This paper discusses the possibilities and limits of a joint articulation of organization studies (OS) and, what has been called, political discourse theory (PDT), which is a body of literature that has been analyzing social resistance movements for some time. That is, in this paper we are interested in exploring the contribution PDT can potentially make to understand and analyze processes of organization in social resistance movements. We are hence interested in the possibilities of a dialogue between two academic disciplines, which hitherto have not often been articulated together.

Since the early writings of Laclau and Mouffe (1985), PDT has produced an extensive theoretical apparatus and, according to Howarth and Stavrakakis (2000), "issues of identity formation, the production of novel ideologies, the logics of social movements, the structuring of societies by a plurality of social imaginaries are central objects of investigation of discourse theory" (2000, p.2). In this sense, "political discourse theorists are not just concerned with the way in which social actors understand their particular worlds, but attention is focused more on the creation, disruption and transformation of the structures that organize social life" (2000, p. 6, our emphasis). Emphasizing the production and process of the construction of political ideologies, PDT scholars therefore directly acknowledge the organizational complexities involved in forging hegemonic relations.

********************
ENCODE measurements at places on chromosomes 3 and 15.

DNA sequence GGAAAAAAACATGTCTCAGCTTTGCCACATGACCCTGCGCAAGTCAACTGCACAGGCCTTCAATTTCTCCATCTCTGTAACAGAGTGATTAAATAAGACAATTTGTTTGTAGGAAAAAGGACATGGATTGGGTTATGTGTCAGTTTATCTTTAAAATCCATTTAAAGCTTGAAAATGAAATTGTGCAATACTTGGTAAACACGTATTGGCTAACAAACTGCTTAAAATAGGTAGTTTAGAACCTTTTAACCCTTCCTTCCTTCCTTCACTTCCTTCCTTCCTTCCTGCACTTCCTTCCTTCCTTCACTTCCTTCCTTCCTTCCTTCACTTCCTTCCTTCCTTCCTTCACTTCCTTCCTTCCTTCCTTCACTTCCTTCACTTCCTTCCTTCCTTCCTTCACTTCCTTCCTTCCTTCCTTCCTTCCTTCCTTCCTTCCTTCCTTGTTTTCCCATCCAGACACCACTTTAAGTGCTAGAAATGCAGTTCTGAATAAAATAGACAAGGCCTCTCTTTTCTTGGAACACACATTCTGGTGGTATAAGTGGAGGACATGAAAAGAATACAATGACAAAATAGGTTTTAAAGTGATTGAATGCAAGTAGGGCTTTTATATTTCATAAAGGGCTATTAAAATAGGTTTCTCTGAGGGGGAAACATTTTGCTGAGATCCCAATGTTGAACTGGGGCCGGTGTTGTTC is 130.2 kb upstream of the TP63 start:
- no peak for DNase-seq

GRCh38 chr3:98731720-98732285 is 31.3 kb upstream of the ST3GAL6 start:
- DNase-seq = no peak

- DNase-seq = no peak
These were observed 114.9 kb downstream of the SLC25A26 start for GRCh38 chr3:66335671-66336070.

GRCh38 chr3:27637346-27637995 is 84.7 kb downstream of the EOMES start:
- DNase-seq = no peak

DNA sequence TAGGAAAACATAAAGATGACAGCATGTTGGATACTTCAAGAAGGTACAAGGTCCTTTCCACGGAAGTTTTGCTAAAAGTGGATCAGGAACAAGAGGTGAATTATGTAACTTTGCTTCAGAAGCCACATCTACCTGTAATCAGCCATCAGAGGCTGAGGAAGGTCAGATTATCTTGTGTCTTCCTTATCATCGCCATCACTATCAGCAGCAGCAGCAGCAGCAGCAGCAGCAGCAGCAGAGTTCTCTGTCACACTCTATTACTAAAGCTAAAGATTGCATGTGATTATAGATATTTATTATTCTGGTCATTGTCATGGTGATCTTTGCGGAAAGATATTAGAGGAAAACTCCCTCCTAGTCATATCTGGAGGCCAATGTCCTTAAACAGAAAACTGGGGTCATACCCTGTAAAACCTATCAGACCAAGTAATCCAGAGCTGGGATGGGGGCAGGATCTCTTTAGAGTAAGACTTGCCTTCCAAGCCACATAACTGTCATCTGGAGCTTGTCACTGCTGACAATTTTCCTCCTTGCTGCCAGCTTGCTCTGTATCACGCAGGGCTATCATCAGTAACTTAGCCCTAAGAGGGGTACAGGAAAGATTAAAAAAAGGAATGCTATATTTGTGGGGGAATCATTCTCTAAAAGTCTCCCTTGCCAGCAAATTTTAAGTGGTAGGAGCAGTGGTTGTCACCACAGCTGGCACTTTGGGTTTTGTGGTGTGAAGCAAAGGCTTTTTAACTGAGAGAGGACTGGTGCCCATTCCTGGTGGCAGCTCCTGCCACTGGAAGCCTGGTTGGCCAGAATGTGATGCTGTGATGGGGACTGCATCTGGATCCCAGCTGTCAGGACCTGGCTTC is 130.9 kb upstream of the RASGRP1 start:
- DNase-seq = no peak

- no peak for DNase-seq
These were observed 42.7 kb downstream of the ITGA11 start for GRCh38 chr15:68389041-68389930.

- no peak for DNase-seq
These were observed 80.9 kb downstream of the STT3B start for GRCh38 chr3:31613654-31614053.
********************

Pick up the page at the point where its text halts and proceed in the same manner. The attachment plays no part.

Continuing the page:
In recent years, PDT has received increasing attention from OS scholars, as the latter field has searched for non-essentialist and post-structural ways of understanding processes of organization and social identity formation. These studies have focused their debates on: resistance in the workplace (Contu, 2008; Contu, Palpacuer, & Balas, 2013; Mumby, 2005; Willmott, 2005); PDT's implications for organization theory (Böhm, 2006); organizational identity (Brown and Coupland, 2005), organizational change (Spicer & Sewell, 2010), learning in organizations and communities of practice (Contu & Willmott, 2003; Contu, Palpacuer & Balas, 2013); entrepreneurship (Jones & Spicer, 2005); and the use of PDT for an understanding of organizational discourse and narrative analysis (Mumby, 1997; Boje, 1995; Cederström & Spicer, 2013). There is also a set of debates that focus on the relationship between Laclau and the psychoanalytic readings of Lacan (Müller, 2013; Fontenelle, 2010; Böhm and Batta, 2010; Contu, 2008; Contu, Driver & Jones, 2010).

The appropriation of PDT by OS scholars has allowed them to problematize and analyze resistance and other forms of social antagonisms in organizational settings, taking into consideration the relational and contingent aspects of these struggles, connecting them to different processes of organization and identify formation. While there have been many other post-structural conceptions of organization (for an overview, see, for example, Jones & ten Bos, 2007), it has particularly been the PDT approach that has allowed OS scholars to conceptualize organization as a broad process of power and politics, which is embedded in wider social antagonisms and struggles for hegemony (Böhm, 2006).